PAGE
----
Why Smart People Make Bad Decisions

By Gerald Walsh ©

Have you ever wondering how so many intelligent people could have been swindled out of billions of dollars by Bernie Madoff? How so many well-educated investors, analysts and bankers could have been duped by the now-convicted criminals who ran Enron? How so many wise world leaders could have be convinced that weapons of mass destruction existed in Iraq?

Which begs a further question: might well-educated, balanced, intelligent people be capable of making bad decisions – just like everyone else?

The evidence seems to be over-whelming that the answer is ‘yes.’ But how can this be? Here are four possible reasons why smart people make irrational decisions:

Blinded by success

Bill Gates once said that “success is a lousy teacher as it seduces people into thinking they can’t lose.” Now, that’s a smart observation. And, nowhere was this more evident than in the aftermath of the heady dotcom days, where instant millionaires cashed out and, believing they were invincible, invested in other ventures only to come crashing down to earth with a loud thud when they lost everything. Success does have a way of blinding people into irrational decision-making.

No devil’s advocate

I have discovered that many leaders often surround themselves, quite inadvertently, with people who agree with them all the time. It’s easy to understand how this can happen. We all tend to be attracted to people who think like us. We enjoy having energetic and optimistic people around us. In a business context, when a new idea is introduced, we’d far rather talk about why it will work, than why it won’t. In fact, we dismiss naysayers, labelling them as pessimists or not team players.

The problem is when a leader has an idea, no one seriously questions the wisdom of it. People tend to adopt the role of ‘yes men.’ No one acts as the dissenter. No one plays the role of devil’s advocate – arguably the most valuable function leading to good decision-making. Once consensus starts to build, it very difficult to change direction. In the absence of a constructive feedback loop, leaders get lulled into believing their idea is sound. Even though the opposite might be true.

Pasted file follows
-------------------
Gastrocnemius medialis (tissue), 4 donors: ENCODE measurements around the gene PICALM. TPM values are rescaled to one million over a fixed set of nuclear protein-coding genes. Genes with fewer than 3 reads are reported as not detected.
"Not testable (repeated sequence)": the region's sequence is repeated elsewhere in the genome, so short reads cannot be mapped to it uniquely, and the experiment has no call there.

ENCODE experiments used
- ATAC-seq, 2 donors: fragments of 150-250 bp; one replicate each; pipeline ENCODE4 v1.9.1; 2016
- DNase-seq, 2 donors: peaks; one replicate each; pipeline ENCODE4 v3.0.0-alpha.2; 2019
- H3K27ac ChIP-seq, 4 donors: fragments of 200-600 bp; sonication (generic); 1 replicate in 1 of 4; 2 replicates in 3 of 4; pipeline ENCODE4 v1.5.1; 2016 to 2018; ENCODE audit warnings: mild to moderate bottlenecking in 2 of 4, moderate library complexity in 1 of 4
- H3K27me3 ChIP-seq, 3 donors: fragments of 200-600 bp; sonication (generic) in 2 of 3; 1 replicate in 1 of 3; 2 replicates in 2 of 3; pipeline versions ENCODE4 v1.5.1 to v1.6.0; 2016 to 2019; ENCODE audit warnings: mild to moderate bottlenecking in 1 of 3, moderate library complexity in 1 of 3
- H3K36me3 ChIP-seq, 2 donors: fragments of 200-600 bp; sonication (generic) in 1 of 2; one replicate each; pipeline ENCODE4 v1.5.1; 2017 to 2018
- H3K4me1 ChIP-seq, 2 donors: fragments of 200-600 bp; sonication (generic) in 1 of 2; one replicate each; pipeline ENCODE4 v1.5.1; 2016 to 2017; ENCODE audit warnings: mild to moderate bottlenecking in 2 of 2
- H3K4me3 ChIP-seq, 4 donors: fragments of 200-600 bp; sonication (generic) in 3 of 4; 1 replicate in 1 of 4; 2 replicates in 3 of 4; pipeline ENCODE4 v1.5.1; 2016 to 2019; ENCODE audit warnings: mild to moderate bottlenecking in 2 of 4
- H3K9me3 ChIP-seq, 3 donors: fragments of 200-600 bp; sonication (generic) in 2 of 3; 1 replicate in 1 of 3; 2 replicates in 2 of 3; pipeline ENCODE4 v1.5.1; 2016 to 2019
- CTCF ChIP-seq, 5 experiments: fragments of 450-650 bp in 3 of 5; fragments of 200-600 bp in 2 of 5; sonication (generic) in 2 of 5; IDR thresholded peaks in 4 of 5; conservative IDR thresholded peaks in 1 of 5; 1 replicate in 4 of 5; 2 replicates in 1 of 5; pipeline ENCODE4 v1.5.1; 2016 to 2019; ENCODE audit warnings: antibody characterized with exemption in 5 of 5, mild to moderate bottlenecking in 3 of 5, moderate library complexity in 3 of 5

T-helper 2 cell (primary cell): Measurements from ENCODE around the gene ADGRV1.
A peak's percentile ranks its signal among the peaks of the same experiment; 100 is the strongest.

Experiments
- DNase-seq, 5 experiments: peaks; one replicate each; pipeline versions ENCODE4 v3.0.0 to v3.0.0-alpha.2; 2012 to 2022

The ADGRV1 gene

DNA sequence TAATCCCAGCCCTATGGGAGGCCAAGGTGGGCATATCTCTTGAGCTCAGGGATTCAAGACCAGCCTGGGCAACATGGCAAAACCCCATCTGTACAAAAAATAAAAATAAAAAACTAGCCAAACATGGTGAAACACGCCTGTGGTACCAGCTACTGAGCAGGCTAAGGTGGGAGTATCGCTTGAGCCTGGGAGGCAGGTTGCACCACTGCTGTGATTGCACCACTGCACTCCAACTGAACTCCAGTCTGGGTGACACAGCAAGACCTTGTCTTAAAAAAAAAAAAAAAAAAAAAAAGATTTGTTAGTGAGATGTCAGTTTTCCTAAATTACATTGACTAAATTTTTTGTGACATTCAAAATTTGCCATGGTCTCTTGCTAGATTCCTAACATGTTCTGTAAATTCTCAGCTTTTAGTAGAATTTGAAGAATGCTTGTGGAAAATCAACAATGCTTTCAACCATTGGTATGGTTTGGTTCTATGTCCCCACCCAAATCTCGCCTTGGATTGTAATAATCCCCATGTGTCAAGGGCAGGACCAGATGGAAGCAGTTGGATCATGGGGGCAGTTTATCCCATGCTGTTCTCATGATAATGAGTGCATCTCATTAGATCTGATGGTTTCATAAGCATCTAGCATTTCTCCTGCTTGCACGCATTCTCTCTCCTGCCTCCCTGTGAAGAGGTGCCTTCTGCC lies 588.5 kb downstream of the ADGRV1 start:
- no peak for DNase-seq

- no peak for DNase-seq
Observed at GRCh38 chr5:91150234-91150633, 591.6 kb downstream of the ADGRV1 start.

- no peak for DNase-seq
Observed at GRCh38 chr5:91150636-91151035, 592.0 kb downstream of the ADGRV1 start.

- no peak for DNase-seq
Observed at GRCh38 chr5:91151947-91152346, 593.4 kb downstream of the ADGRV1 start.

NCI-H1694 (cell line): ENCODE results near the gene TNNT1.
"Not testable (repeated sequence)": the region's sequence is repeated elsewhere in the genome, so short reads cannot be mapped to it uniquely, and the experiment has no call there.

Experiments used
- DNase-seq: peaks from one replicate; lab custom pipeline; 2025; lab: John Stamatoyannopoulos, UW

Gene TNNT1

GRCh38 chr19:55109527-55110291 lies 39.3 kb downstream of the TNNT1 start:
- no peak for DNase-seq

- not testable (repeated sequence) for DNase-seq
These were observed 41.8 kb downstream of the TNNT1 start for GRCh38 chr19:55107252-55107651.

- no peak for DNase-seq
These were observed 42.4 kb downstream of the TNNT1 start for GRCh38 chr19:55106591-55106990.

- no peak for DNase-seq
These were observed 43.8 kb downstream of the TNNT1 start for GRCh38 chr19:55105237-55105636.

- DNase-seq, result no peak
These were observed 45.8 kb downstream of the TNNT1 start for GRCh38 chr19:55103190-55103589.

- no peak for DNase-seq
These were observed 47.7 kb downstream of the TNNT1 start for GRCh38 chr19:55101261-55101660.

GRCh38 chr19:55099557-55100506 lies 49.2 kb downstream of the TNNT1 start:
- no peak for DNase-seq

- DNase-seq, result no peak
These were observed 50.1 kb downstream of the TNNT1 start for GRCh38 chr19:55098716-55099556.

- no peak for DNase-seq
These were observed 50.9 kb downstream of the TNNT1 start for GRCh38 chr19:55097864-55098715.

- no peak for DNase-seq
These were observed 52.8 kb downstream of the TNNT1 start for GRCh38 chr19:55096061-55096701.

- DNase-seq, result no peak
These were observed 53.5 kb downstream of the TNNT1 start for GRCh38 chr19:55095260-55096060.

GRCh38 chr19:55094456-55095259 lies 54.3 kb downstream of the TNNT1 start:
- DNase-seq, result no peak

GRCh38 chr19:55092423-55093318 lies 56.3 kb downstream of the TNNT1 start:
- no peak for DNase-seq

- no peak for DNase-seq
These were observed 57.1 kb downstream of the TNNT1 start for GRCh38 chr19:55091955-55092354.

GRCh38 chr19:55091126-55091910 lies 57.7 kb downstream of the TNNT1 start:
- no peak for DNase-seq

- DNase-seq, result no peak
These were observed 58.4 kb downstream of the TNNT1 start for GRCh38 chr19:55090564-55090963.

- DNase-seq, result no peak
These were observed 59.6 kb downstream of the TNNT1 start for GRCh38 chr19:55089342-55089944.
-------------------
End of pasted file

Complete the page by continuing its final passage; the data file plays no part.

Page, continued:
Aversion to failure

Let’s face it. No one likes to fail. So much so that in our society we see it as an embarrassment, something we would go to great lengths to reverse or hide from friends and even family. Think of a gambler who loses $500 in the first few minutes. But rather than cutting his losses and going home, he refuses to accept the loss, keeps on playing, and ends up losing $2,000. Or a business owner of a start-up who, fearful of losing his investment continues to blindly pursue his passion, even as losses continue to climb, and eventually runs out of money and credit.

Sometimes we become so eager to make up for a loss that we become oblivious to the continued risks we are taking. This is irrational behaviour.

Stubbornly keeping first impressions

Have you ever purchased a bottle of wine solely because of the attractiveness of the label? Or assumed a restaurant with the most expensive menu was the highest-quality one? Most likely you have.

We all have a natural tendency to form first impressions of people, ideas or things based on a variety of influences like appearance, price and personality. The problem arises when we refuse to reconsider those judgments once we’ve made them. We continue to insist the wine tastes good, even though we are disappointed. Or the restaurant is first-class, even though the service is abysmal.

Nowhere is this mistake made more often than in the interviewing process. My experience suggests that the ratings managers initially give candidates during the interview process rarely correlate with how well these candidates perform on the job.

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No one is immune to bad decision-making. Regardless of position, education or qualifications, everyone is susceptible to irrational behaviour from time to time. To avoid falling into those traps and suffering the consequences, we should all recognize our own biases and tendencies and by doing so develop an understanding of where the risks lie. Only then will we be able to approach decision-making systematically and rationally.

I would like to receive your comments and questions about this topic. Please email me at and I will respond to you.

Gerald Walsh is an executive recruiter, career coach, public speaker and writer. During a 25+ year career, he has interviewed more than 10,000 job candidates, completed hundreds of successful searches for a range of organizations and guided many individuals – from young professionals to senior executives – to successful career change. He is the author of “PINNACLE: How to Land the Right Job and Find Fulfillment in Your Career.” You can follow Gerry on Twitter @@Gerald_Walsh and LinkedIn